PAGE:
3 in 5 Americans wish they ate with family daily — but don’t: poll
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American families aren’t eating around the table as much as they used to.

Nevertheless, three out of five people believe that every dinner should be enjoyed alongside their loved ones, a new poll found.

The Honey Baked Ham Company and OnePoll surveyed 2,000 people to find out how and with whom they eat dinner.

The average respondent said that they get to eat dinner with their kin three times a week. However, they miss the good ‘ole days of their childhood, when they would have “family dinner” around four times a week, plus another two dinners with friends.

Nearly half of people (49%) think having dinner as a family is an “important way to connect.” Another 46% agree that dinnertime creates family memories and also gives them the opportunity to learn more about their family members.

When it comes to eating with others, about half prefer to enjoy ready-to-eat meals from home (49%) or home-cooked meals (48%), followed by getting takeout (43%) and going to a restaurant (32%).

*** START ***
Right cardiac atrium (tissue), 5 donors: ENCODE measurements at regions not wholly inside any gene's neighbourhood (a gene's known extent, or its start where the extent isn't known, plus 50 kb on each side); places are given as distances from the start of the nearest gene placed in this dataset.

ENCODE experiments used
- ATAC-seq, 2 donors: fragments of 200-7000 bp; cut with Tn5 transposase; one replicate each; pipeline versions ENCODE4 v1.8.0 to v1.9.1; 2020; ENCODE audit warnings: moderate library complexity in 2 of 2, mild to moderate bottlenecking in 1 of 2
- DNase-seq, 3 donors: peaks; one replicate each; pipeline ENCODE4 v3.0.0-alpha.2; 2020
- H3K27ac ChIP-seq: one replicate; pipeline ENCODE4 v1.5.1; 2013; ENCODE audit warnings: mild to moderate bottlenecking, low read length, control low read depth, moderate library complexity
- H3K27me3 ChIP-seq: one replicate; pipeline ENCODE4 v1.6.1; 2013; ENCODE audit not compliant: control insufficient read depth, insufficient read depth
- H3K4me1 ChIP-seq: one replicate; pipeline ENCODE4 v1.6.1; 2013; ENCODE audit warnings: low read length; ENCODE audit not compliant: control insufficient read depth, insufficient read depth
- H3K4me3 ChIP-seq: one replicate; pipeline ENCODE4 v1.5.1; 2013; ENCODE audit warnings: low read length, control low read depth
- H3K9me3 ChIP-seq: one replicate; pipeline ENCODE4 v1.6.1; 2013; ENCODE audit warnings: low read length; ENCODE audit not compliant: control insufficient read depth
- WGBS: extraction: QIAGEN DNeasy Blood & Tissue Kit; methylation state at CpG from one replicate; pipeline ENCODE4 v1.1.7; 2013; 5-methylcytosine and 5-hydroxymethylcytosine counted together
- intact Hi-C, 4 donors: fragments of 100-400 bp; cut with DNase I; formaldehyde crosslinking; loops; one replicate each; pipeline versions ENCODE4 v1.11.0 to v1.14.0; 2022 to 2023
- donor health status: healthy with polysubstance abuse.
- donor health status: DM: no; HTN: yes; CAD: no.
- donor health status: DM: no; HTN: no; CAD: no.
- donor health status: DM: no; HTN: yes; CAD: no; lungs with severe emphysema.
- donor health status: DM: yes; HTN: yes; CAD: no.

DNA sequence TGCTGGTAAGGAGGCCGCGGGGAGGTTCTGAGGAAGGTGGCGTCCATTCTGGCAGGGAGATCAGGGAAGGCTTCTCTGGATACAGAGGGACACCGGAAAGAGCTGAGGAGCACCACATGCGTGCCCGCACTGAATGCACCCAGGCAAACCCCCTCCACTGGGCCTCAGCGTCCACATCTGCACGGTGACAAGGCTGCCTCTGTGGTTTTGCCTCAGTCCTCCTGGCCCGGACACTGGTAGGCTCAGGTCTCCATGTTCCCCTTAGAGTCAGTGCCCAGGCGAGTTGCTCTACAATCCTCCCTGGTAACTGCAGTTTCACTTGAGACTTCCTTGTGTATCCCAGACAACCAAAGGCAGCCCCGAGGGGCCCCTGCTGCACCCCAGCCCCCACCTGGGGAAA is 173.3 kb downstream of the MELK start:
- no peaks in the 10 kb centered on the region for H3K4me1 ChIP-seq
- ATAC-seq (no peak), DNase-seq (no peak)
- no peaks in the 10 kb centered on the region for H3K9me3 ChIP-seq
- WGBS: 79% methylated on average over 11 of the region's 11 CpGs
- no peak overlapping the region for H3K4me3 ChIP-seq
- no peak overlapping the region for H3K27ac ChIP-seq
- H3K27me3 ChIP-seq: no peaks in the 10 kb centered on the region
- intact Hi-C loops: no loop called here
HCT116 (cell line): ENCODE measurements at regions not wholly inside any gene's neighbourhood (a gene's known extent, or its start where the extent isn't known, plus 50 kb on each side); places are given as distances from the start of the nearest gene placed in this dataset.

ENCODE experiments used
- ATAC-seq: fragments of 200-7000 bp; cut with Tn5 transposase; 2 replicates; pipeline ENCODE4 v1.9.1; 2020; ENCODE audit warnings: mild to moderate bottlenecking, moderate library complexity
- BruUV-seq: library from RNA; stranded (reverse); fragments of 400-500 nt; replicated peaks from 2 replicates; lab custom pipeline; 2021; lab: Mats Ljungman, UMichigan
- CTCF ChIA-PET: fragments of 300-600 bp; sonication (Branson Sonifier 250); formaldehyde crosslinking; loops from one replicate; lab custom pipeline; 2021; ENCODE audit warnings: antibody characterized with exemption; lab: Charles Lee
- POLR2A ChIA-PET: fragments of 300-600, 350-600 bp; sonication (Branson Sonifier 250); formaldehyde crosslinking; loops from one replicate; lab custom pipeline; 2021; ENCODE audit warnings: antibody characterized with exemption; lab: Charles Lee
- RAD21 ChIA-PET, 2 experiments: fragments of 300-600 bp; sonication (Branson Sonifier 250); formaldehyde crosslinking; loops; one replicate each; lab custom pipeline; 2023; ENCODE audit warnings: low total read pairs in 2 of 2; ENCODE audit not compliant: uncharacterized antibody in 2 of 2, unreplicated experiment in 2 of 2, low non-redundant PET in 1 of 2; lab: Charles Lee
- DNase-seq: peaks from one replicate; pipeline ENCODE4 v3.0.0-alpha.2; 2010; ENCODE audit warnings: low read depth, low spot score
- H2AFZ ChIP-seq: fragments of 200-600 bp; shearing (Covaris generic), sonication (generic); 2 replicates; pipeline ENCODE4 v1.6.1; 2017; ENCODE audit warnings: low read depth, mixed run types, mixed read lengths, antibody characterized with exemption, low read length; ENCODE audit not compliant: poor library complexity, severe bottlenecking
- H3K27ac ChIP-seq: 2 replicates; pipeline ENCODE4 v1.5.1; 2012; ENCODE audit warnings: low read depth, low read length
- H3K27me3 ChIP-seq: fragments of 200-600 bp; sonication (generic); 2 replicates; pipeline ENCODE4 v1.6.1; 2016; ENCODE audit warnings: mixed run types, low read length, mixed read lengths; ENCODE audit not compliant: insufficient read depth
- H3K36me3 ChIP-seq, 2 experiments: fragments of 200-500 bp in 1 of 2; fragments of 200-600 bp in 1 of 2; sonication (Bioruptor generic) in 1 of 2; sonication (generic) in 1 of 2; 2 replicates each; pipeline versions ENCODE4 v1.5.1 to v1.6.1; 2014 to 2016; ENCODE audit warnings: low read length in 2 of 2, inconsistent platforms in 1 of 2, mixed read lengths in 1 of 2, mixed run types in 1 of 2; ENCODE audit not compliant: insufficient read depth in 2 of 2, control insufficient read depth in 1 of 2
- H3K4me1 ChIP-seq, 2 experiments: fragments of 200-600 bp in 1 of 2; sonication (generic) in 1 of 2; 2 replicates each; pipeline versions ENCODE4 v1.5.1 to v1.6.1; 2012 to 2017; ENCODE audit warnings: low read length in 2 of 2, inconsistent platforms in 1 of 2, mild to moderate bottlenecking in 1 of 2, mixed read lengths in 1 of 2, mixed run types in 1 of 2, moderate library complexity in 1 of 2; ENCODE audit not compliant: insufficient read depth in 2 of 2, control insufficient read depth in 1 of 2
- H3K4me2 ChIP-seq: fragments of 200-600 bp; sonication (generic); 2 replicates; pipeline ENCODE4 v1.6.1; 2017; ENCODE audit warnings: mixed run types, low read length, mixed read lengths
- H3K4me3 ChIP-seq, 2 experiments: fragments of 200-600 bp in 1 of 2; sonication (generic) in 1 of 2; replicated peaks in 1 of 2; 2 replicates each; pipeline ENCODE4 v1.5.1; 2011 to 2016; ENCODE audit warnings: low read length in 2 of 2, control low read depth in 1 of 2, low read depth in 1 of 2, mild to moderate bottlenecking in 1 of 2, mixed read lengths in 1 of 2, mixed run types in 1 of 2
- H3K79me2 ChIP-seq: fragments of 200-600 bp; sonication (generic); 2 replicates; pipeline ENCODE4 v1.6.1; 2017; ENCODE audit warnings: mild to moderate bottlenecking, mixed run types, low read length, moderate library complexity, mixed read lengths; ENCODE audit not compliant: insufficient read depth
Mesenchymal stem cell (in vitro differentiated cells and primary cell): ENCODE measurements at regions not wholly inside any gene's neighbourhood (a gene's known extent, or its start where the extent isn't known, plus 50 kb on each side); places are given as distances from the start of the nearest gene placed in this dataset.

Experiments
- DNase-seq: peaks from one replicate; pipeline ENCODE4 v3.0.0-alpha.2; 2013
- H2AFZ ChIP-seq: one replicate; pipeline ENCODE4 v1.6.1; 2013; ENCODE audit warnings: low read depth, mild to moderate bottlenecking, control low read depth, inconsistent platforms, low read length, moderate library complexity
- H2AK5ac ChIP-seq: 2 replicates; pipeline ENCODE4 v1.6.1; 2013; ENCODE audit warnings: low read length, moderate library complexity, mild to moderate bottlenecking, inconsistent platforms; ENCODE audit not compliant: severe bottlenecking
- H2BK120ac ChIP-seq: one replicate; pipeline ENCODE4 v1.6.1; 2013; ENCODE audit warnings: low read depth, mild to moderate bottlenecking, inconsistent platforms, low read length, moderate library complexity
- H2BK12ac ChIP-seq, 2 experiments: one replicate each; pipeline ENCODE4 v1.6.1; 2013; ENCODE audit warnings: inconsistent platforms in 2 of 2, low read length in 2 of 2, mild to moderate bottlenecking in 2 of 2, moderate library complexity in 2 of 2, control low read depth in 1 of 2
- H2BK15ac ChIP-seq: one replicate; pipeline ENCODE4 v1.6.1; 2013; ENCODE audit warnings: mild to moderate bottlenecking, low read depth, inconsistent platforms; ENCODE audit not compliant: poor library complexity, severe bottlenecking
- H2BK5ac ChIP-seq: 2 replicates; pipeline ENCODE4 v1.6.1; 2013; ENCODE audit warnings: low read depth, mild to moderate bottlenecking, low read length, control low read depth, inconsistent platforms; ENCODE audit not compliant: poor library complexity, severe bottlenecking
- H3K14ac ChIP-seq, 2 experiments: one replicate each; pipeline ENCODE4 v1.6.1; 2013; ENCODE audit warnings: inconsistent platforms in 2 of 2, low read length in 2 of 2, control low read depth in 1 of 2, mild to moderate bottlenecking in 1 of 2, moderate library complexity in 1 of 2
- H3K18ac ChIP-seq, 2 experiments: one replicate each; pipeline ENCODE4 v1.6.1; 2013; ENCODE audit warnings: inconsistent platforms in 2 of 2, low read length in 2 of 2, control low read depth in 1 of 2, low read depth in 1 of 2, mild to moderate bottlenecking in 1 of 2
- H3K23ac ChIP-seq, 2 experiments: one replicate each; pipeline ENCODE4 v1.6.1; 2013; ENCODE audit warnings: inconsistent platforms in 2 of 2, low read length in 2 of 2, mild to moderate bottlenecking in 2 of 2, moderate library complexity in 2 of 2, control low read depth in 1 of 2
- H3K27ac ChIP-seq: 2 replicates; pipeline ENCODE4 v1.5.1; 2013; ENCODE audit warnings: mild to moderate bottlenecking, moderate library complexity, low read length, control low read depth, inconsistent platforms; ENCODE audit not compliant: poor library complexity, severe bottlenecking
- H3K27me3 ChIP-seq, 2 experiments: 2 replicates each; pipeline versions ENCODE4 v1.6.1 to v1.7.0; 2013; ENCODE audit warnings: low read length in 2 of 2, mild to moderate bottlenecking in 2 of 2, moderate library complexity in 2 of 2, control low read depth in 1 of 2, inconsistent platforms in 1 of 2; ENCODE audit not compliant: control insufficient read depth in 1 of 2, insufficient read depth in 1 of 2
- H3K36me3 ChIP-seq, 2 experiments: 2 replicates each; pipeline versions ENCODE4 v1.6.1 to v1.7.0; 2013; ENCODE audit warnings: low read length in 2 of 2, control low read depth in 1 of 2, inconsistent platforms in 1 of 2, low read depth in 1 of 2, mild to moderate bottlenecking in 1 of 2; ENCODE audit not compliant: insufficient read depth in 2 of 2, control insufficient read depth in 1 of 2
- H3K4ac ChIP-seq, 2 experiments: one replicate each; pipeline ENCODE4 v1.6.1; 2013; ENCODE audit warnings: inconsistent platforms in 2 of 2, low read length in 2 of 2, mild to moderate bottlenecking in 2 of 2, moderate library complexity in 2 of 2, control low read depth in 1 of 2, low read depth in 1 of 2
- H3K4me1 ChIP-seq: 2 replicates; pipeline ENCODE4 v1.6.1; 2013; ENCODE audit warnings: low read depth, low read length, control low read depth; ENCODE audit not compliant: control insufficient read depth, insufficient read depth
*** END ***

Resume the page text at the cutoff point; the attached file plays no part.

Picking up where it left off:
High angle view of family having meal together
A “convenient” meal takes an average of 33 minutes to prepare, according to respondents.
Getty Images

Some respondents (43%) said the clean-up process is what stops them from making the food themselves, while others said they don’t have the culinary skills (40%) or the time (35%).

The average person said that for a meal to be considered “convenient” it should take less than 33 minutes to prepare.

“We’re happy to hear that families want to spend more quality time together talking, catching up, and bonding over a delicious family meal,” Jim Dinkins, CEO of The Honey Baked Ham Company, said.

“What’s pleasantly surprising to us is how many people consider good table manners to be an important part of the family dining experience,” he continued.

The study also asked respondents about their table manners. Participants said that the most polite actions include washing your hands before you sit at the table (49%), not talking with your mouth full (46%), not slurping your food or drink (44%), chewing with your mouth closed (44%), and not making noises with utensils (43%). 

The most offensive actions include chewing with your mouth open (19%), not washing your hands (17%) and burping (17%).

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